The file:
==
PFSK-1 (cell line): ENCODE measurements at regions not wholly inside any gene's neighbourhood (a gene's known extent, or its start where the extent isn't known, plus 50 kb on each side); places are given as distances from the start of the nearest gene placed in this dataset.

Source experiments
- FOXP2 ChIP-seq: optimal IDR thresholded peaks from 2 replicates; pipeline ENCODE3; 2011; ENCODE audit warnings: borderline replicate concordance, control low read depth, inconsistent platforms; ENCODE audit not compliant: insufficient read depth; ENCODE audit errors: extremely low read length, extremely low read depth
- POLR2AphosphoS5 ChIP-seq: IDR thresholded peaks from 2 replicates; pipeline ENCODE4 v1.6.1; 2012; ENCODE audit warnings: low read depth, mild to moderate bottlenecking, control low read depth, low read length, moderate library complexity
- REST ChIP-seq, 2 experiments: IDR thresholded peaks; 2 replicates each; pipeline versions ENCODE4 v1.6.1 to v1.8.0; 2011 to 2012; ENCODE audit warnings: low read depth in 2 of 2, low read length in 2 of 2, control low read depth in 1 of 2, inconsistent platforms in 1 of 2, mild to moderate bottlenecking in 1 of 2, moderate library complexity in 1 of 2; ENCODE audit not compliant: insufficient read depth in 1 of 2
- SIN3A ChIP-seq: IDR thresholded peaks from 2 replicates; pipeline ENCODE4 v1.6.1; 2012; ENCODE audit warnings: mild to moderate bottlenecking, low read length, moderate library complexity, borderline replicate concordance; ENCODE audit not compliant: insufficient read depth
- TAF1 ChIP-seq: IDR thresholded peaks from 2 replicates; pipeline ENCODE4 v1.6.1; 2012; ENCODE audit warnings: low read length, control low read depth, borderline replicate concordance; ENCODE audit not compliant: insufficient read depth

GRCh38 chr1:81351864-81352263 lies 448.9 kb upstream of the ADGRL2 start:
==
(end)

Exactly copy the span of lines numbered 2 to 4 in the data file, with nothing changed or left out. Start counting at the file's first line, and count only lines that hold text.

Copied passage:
Source experiments
- FOXP2 ChIP-seq: optimal IDR thresholded peaks from 2 replicates; pipeline ENCODE3; 2011; ENCODE audit warnings: borderline replicate concordance, control low read depth, inconsistent platforms; ENCODE audit not compliant: insufficient read depth; ENCODE audit errors: extremely low read length, extremely low read depth
- POLR2AphosphoS5 ChIP-seq: IDR thresholded peaks from 2 replicates; pipeline ENCODE4 v1.6.1; 2012; ENCODE audit warnings: low read depth, mild to moderate bottlenecking, control low read depth, low read length, moderate library complexity